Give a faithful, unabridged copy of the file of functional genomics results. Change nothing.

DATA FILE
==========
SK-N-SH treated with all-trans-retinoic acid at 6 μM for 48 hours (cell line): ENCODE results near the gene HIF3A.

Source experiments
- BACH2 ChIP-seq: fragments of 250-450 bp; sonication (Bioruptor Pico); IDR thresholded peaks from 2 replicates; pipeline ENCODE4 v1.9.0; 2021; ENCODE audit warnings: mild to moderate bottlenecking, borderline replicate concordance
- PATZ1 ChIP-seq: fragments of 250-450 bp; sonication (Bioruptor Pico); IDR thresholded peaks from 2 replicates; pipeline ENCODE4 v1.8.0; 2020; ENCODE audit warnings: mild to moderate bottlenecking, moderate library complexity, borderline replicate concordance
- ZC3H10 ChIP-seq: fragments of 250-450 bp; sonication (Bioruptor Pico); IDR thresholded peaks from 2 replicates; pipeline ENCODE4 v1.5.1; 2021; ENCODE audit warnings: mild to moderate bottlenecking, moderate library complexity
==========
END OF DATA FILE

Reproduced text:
SK-N-SH treated with all-trans-retinoic acid at 6 μM for 48 hours (cell line): ENCODE results near the gene HIF3A.

Source experiments
- BACH2 ChIP-seq: fragments of 250-450 bp; sonication (Bioruptor Pico); IDR thresholded peaks from 2 replicates; pipeline ENCODE4 v1.9.0; 2021; ENCODE audit warnings: mild to moderate bottlenecking, borderline replicate concordance
- PATZ1 ChIP-seq: fragments of 250-450 bp; sonication (Bioruptor Pico); IDR thresholded peaks from 2 replicates; pipeline ENCODE4 v1.8.0; 2020; ENCODE audit warnings: mild to moderate bottlenecking, moderate library complexity, borderline replicate concordance
- ZC3H10 ChIP-seq: fragments of 250-450 bp; sonication (Bioruptor Pico); IDR thresholded peaks from 2 replicates; pipeline ENCODE4 v1.5.1; 2021; ENCODE audit warnings: mild to moderate bottlenecking, moderate library complexity